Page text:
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View Full Version : Luftwaffe Dornier 17 at Goodwin Sands 'still intact'....



VV_Holdenb
04-08-2011, 06:51 AM
http://www.bbc.co.uk/news/uk-12997528

VV_Holdenb
04-08-2011, 06:51 AM
http://www.bbc.co.uk/news/uk-12997528

Swivet
04-10-2011, 01:13 PM
Excellent find, can't wait to see the restored bird on display..Thanx for the link!! http://forums.ubi.com/images/smilies/11.gif


The discovery of a unique German warplane off the Kent coast left experts "incredulous". New images suggest the Dornier 17 is still intact and there are hopes that it will go on show.

They called it "the flying pencil": a slim, elegant aircraft originally designed in 1934 to carry passengers, which by the start of World War II had been converted into a deadly weapon of war.

The Dornier 17 was one of the mainstays of the Luftwaffe bombing fleets which began their assault on British cities and RAF airfields in the summer of 1940, in what became known as the Battle of Britain.

A total of 1,700 Dorniers were built, but the plane discovered in Goodwin Sands is thought to be the last remaining one.

Dornier 17 Z-2, serial number 1160, of number 7 squadron, 3 Group, third Bomber Wing, was shot down on 26 August 1940 and made an emergency landing in the sea just off the Kent coast.

Two of the four crew members died, two - including the pilot - survived to become prisoners of war.

It's one of the most significant aeronautical finds of the century”
End Quote
Ian Thirsk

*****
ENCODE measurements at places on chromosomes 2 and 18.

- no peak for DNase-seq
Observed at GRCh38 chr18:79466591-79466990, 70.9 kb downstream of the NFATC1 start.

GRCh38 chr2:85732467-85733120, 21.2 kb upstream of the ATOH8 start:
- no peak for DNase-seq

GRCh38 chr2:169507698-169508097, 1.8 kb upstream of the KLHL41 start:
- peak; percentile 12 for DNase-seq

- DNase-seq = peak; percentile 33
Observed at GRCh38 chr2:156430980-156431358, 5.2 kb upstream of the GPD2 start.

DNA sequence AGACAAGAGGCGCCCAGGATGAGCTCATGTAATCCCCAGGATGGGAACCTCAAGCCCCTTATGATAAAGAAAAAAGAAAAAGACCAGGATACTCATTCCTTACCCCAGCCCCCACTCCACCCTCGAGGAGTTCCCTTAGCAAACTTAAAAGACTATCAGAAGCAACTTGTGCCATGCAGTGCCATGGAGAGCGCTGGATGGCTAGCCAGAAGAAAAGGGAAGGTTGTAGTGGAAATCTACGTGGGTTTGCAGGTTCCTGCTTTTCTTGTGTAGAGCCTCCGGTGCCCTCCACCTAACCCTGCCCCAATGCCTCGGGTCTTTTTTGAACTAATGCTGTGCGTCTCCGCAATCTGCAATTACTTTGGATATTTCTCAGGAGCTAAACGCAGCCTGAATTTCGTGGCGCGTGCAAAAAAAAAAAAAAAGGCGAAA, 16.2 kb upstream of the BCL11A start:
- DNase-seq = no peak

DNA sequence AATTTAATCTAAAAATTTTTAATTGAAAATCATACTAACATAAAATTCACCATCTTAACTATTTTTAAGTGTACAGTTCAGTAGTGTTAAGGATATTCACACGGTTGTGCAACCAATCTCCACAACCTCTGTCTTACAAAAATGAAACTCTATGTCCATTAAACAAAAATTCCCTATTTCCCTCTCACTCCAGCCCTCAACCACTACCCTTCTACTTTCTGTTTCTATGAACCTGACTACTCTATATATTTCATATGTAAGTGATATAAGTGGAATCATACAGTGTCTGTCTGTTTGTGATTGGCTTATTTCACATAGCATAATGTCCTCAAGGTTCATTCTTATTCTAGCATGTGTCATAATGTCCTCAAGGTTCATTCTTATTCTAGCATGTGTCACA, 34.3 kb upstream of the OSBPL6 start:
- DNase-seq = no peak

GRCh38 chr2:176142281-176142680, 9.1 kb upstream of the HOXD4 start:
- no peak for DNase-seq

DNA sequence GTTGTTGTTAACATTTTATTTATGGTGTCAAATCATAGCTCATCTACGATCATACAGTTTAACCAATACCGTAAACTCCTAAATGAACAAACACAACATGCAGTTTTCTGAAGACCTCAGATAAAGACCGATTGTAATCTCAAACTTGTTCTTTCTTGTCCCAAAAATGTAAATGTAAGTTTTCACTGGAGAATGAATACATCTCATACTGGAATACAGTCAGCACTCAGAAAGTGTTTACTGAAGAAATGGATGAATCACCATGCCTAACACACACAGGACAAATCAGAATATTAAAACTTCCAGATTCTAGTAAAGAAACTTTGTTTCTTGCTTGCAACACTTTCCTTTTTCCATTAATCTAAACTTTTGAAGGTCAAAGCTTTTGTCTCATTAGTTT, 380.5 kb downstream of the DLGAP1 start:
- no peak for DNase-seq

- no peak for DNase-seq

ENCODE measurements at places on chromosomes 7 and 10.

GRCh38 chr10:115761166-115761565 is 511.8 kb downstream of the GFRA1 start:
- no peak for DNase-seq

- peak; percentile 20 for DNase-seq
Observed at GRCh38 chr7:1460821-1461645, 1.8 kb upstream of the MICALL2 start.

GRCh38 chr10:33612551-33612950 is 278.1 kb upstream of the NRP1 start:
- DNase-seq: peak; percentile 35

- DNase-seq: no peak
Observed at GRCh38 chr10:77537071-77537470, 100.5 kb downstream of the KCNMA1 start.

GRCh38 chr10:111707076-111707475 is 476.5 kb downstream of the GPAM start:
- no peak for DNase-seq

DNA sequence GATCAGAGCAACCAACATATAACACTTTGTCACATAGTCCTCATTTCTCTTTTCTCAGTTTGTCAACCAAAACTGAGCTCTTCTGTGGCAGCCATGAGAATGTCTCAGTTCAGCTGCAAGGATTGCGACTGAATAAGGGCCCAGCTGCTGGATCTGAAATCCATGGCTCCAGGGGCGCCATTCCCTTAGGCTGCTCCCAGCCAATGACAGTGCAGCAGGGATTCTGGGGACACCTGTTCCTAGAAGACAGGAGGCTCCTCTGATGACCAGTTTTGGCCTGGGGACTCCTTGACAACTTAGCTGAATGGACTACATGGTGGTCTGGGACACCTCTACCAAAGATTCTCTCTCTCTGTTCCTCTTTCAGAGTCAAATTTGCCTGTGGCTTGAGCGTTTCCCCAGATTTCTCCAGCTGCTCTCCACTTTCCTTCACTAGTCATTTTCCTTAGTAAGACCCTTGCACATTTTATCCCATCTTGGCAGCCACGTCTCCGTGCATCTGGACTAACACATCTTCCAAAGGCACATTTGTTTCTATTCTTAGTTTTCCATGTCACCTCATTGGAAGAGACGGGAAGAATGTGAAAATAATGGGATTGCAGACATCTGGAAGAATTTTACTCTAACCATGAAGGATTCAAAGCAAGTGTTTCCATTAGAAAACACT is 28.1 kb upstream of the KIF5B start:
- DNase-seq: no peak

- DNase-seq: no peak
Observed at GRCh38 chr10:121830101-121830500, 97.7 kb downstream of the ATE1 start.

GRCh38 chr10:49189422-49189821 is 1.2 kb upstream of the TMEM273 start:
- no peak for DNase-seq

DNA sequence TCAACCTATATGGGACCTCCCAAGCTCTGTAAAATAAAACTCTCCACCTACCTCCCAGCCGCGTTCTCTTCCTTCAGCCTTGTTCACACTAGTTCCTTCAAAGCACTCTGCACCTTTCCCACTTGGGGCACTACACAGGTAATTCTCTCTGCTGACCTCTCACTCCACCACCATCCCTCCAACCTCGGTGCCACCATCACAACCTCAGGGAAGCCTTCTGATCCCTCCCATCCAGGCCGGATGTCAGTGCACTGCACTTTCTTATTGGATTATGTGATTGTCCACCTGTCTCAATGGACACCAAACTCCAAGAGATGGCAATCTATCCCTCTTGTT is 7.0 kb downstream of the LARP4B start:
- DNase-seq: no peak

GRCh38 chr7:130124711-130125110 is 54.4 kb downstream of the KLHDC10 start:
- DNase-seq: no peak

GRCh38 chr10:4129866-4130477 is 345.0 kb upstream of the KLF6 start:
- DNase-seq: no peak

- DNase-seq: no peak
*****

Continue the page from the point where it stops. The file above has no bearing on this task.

RAF Museum
The wreck of the plane sank some 50 ft (15.24m) to the bottom, turning turtle as it did so, and came to rest on its back on the notoriously shifting Goodwin Sands, which soon covered it.

Last month, a team on board the Port of London Authority (PLA) vessel, Yantlet, set out from Ramsgate to survey the wreck using the latest high-tech sonar equipment.

The survey confirmed an earlier finding that the plane has now been uncovered by the sand, as 70 years of time and tide have done their work.

"The really good news today is that we've got some very clear imagery," said John Dillon-Leetch, the PLA's deputy port hydrographer.

"The wreck is there. It seems to be still intact, and we'll find out more information over the next few days as we process and look down deeper into the data we have."

The BBC has been given exclusive access to the resulting 3D images, which are startling in their clarity.


The Dornier 17, known as the flying pencil, were employed by the Luftwaffe during the Battle of Britain The most important thing they show is that the aircraft's structure suffered no catastrophic damage during its final landing. The Dornier is largely intact, except for damage to the forward cockpit and observation windows.